Emily Oster tackles this question:
I generate new data on HIV incidence and prevalence in Africa based on inference from mortality rates. I use these data to relate economic activity (specifically, exports) to new HIV infections in Africa and argue there is a significant and large positive relationship between the two: a doubling of exports leads to as much as a quadrupling in new HIV infections. This relationship is consistent with a model of the epidemic in which truckers and other migrants have higher rates of risky behavior, and their numbers increase in periods with greater exports. I present evidence suggesting that the relationship between exports and HIV is causal and works, at least in part, through increased transit. The result has important policy implications, suggesting (for example) that there is significant value in prevention focused on these transit-oriented groups. I apply this result to study the case of Uganda, and argue that a decline in exports in the early 1990s in that country appears to explain between 30% and 60% of the decline in HIV infections. This suggests that the success of the Ugandan education campaign against HIV…has been overstated.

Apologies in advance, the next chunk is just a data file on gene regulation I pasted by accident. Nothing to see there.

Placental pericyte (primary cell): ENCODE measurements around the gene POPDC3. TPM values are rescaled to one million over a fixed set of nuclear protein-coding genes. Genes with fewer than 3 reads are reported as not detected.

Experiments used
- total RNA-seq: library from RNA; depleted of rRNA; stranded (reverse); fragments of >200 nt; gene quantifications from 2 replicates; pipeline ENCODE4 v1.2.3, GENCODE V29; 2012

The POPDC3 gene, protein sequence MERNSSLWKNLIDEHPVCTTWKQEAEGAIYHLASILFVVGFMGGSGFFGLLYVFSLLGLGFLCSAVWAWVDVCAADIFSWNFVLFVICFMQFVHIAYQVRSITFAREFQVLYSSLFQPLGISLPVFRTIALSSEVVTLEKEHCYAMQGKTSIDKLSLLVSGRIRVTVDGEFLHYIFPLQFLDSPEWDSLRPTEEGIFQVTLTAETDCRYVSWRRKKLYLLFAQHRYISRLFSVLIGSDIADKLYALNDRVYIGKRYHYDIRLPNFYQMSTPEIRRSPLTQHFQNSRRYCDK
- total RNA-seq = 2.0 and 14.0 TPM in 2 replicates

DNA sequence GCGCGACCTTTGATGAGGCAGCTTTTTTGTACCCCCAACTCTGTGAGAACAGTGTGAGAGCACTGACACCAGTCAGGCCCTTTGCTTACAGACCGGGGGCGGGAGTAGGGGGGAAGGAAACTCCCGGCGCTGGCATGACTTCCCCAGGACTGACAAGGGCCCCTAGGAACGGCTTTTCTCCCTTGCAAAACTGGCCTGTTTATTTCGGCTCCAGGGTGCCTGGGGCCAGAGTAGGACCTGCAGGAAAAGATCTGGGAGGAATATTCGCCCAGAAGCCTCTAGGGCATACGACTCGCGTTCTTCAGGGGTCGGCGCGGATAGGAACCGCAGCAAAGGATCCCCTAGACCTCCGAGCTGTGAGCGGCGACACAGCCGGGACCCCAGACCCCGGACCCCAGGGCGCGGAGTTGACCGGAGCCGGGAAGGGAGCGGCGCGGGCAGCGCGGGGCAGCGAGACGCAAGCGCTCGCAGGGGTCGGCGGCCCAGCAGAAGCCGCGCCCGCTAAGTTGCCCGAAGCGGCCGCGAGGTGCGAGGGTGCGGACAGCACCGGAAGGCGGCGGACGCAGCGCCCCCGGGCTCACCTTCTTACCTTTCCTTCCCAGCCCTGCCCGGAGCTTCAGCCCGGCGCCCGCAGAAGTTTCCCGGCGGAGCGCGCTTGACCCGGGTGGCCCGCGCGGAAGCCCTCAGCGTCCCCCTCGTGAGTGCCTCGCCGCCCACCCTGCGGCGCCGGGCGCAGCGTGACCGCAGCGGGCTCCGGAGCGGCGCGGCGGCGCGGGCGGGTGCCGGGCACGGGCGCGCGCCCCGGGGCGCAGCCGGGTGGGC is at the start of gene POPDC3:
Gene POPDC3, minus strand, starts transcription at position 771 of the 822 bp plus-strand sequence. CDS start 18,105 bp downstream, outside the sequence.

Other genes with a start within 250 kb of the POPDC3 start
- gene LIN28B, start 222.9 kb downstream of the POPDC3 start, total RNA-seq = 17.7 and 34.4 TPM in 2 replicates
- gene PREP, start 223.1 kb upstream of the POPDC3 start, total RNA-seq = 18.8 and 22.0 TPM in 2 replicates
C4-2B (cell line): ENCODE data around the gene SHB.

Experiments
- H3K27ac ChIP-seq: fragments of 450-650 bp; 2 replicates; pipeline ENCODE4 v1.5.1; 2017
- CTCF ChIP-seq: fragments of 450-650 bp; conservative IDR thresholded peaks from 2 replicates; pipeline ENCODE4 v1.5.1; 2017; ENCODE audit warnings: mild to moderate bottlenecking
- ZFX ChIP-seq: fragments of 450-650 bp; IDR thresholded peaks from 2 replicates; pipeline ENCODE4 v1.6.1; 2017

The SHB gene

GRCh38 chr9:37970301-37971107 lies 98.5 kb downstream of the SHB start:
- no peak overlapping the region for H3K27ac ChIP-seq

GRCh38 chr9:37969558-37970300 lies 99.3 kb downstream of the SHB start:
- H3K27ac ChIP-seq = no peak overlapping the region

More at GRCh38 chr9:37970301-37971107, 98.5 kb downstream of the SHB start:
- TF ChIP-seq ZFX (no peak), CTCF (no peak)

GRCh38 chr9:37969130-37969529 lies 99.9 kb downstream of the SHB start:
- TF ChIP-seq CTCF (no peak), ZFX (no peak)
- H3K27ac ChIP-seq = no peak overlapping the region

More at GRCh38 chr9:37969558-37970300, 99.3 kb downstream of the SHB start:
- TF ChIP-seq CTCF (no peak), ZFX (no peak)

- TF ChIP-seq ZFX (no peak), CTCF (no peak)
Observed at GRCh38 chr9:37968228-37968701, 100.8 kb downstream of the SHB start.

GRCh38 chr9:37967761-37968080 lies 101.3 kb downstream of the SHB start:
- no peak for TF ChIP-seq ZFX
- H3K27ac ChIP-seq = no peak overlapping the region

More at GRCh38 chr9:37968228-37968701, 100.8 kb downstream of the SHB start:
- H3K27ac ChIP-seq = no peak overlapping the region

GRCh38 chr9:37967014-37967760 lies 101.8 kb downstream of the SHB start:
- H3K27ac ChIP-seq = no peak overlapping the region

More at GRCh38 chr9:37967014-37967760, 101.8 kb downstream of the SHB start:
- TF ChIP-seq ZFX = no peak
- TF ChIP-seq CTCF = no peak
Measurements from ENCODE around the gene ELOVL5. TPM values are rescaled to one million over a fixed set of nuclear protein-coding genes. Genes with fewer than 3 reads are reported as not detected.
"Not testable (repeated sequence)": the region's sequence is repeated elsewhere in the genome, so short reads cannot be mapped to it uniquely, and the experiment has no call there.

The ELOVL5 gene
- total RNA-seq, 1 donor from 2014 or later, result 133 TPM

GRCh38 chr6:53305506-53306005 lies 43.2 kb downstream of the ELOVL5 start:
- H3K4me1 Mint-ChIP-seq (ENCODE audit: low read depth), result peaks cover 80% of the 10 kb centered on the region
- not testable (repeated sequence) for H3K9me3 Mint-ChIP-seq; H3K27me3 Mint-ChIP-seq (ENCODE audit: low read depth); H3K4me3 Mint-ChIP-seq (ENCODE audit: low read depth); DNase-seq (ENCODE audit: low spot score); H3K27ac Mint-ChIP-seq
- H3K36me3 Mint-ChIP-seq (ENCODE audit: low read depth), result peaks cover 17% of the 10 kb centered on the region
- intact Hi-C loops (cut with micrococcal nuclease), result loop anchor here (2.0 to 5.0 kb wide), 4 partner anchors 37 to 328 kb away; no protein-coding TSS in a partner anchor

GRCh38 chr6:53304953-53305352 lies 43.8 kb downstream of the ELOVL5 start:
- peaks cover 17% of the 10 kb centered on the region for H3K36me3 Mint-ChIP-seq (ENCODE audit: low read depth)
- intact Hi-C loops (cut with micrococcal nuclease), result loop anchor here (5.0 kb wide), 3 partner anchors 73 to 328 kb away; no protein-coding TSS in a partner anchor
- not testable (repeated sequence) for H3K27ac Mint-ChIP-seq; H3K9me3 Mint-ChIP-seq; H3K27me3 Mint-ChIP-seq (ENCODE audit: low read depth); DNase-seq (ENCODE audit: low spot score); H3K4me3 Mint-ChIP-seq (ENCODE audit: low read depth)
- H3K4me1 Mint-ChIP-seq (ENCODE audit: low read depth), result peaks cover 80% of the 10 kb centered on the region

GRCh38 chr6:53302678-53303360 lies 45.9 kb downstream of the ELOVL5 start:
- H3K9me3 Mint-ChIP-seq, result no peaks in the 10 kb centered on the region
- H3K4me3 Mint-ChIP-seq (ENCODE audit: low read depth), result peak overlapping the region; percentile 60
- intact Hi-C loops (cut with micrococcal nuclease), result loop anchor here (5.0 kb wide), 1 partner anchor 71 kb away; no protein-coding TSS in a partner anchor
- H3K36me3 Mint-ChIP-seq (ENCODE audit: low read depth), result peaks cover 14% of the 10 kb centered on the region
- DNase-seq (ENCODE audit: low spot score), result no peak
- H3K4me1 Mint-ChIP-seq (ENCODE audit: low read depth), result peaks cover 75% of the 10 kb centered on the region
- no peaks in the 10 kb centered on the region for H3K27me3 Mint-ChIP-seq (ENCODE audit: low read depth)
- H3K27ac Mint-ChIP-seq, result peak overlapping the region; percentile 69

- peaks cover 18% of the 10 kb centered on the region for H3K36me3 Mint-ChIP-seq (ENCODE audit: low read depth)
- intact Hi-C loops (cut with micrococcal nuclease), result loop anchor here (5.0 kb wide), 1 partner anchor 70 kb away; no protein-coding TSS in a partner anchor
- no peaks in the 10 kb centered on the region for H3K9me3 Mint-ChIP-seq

Since I used to believe Samuel Brittan when he argued that trade spreads sex, this result accords with my intuitions.
I thank Scott for the pointer. There should be an algorithm informing me every time there is a new Emily Oster paper. If Scott is indeed such an algorithm, I am pleased. And of course I am that algorithm for you.